09:51 GMT09 May 2021
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    Inflation in the Eurozone remained near-zero in January, and still far below the ECB 2% target, meaning the regulator might consider adding monetary easing measures, resulting in the euro's further devaluation, exacerbating the ongoing global currency wars and affecting growth prospects elsewhere.

    Kristian Rouz — The Eurozone measure of inflation was downgraded to an annualized 0.3% in January compared to earlier predictions at 0.4%. Even though the price index performed better than it did in December, at a staggering 0.2%, the European Central Bank (ECB) is facing tougher pressure to add monetary stimulus measures during its policy meeting in March, as the common currency economy is still faltering. Expectations of the ECB loosening its policies are a drag to the euro's FX rate, and while additional binds buybacks are unlikely, a further expansion into the negative rates territory is stirring greater devaluation concerns.

    A weaker euro would indeed boost the German powerhouse economy, yet, on a global scale, an escalation in currency wars would trigger greater disinvestment in real economies, feverish demand for havens, and, after all, an even slower global growth.

    Consumer prices index added 0.3% in the Eurozone in January, according to Eurostat, which is better that a month prior, resulting in the euro's rise by 0.2% on the news. Yet, the euro's stability is seen as short-lived, as, while inflation is still way below the ECB's 2% target, the regulator will be facing greater pressure to further loosen its monetary conditions. Devaluation expectations are poised to grow, and, given the recently emerged Brexit fears, the common currency is now setting foot on an extremely shaky ground.

    The monthly price index declined by 1.4% in January, meaning the annualized disinflation is indeed within several months' reach, and unless the ECB reacts, it might hit the common currency bloc by mid-2016.

    The ECB policy meeting is due on 9-10 March, and the policymakers will deliver their revised policy outlook along with fresh economic outlook. For now, the Eurozone might indeed require an additional monetary stimulus as the regulator does not see other ways to overcome the sluggishness in the European mainland's economic growth.

    Currently, the ECB is practicing a negative-rates regime, pushing banks to lend out their money reserves and charging them for holding liquidity, along with an unprecedented 1.5 trln-euro bond-buying scheme. Further cuts in rates would push lending in the region, however, the regulator might consider to persuade commercial banks to boost their lending through negotiations before expanding the rate deeper into the negative territory.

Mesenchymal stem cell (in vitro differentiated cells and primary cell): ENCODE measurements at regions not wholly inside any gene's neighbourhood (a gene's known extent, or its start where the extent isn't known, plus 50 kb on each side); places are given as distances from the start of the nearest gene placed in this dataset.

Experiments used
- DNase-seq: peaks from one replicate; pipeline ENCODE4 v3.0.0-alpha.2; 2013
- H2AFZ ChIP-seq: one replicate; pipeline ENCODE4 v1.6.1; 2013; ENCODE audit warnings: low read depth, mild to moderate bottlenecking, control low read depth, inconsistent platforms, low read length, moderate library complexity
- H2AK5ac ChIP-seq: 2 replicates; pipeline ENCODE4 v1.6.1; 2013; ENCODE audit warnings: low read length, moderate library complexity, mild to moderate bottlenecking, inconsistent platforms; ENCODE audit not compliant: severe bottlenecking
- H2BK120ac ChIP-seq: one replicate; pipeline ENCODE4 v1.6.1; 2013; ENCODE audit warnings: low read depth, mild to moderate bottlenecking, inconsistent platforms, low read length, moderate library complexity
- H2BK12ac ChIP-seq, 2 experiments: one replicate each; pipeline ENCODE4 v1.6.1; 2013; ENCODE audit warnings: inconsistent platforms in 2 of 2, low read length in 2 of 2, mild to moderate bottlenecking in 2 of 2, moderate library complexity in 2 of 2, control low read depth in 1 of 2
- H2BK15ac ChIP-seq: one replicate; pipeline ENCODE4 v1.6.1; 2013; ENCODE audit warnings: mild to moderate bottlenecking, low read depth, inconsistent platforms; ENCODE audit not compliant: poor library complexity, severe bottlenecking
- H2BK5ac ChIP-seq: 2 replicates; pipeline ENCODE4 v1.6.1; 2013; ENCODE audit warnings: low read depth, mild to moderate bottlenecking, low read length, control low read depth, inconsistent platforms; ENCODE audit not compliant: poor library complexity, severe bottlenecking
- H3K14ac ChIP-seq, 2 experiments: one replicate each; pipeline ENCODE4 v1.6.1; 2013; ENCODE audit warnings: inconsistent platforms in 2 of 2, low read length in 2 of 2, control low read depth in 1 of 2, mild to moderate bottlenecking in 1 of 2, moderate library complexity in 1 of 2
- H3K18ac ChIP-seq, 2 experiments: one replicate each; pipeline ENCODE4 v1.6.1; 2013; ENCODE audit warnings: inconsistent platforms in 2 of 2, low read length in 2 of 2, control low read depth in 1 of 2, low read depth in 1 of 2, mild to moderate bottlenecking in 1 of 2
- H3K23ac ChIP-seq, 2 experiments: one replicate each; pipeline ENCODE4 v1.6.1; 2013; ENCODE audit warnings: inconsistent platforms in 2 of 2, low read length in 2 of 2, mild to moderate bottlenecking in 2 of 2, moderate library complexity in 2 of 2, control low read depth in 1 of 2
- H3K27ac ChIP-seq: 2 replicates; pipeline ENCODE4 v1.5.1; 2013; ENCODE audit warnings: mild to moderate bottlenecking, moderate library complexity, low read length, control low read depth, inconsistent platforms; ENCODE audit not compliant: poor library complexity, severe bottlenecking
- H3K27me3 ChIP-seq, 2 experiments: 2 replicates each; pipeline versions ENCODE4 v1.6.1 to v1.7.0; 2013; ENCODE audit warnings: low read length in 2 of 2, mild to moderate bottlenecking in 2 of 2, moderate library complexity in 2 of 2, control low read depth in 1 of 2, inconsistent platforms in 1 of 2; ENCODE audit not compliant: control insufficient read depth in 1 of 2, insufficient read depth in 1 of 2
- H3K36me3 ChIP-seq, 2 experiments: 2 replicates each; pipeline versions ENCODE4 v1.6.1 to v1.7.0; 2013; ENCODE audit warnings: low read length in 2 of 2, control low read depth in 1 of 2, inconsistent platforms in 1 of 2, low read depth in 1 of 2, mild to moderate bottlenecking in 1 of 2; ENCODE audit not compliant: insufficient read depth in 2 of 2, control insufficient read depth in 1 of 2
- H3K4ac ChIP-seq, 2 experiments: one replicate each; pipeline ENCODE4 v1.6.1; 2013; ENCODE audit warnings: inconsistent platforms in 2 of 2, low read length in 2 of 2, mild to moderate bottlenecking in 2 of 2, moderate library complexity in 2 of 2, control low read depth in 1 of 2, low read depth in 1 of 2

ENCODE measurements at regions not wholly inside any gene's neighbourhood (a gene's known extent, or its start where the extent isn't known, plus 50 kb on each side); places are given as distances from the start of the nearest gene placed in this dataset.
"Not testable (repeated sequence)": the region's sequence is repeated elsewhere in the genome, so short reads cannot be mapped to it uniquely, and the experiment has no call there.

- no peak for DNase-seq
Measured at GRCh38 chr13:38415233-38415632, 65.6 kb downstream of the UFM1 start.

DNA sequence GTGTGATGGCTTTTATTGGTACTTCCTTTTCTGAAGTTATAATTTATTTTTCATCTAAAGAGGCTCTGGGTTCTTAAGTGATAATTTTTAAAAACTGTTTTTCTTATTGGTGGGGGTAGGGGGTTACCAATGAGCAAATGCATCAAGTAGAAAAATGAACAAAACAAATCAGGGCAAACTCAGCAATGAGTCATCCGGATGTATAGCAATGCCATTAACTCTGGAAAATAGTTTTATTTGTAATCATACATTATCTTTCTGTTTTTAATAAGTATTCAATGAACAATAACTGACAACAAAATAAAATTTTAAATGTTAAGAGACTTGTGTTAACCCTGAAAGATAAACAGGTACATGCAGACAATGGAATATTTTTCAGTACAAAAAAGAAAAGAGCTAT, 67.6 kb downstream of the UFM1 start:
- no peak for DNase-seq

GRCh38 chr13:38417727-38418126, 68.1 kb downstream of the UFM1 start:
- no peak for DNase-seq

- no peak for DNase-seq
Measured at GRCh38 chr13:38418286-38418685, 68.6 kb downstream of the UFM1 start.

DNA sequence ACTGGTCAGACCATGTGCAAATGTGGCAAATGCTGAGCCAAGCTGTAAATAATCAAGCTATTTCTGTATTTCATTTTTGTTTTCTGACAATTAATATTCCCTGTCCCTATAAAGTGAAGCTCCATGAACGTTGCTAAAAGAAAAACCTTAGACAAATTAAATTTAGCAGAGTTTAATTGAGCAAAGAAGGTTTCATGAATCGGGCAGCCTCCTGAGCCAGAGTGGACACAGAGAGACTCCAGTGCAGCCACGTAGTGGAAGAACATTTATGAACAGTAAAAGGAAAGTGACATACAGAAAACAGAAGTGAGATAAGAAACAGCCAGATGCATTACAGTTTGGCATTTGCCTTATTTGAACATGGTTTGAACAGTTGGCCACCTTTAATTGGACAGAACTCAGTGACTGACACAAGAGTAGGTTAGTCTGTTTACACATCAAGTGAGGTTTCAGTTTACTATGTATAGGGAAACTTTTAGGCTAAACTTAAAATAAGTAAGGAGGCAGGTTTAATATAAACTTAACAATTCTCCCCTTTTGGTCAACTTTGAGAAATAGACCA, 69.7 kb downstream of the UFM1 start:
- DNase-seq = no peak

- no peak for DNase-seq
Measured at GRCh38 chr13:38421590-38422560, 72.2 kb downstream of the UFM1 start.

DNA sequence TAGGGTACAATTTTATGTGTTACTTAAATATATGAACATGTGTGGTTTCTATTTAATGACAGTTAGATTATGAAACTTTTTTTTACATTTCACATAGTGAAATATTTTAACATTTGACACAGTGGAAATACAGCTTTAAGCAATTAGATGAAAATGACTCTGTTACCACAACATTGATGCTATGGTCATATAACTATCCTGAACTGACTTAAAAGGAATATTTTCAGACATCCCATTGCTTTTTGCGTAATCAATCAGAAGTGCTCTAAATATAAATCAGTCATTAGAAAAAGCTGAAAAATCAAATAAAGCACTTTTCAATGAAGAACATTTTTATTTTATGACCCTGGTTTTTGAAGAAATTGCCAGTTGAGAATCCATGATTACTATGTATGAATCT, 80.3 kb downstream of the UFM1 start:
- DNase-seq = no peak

Faltering economy "probably hurts long-term inflation expectations," Jean-Francois Perrin of the Paris-based Credit Agricole SA said. "It means clearly the ECB is not fulfilling its mandate in regard to inflation right now."

    Low energy prices weighed the most on the Eurozone's inflation, having declined an annualized 5.4% in January, yet, it has been slowing since October. In December, for instance, energy prices posted yearly losses of 5.8%, meaning the fuel factor in the energy-importing Eurozone is gradually losing significance. Yet, an across-the-board disinflation might be landing before the long-overdue economic readjustment within the bloc.

    Food prices drove the inflation in January, adding 1.4% year-on-year, yet, the previous month the same indicator stood at 2.0%, meaning lack of actual support to prices index from aby category of goods.

    Jens Weidmann, of the ECB's Governing Council, said it was "clear that the current price developments warrant a thorough monetary-policy debate" on Wednesday, having sown reasonable discontent amongst market participants. The regulator might indeed add stimulus, but the scale of further loosening is unknown, yet, at the same time, the ECB might consider affecting the banks' lending pattern verbally. Either way, an increase in commercial lending within the Eurozone is a depreciatory factor to the euro's FX rate.

    Meanwhile, as the negative rates regime has its spillovers to the entire banking system, ECB Vice President Vitor Constancio said easing measures should "mitigate the effect on banks." As no further detail is available, Constancio's remark might indicate the ECB would rather negotiate increases in commercial lending with banks than cutting rates further, jeopardizing stability of the banking sector.

    If so, the next devaluation of the euro would be smaller is scale, but the positive effects to the broader Eurozone economy and inflation would also be rather humble.


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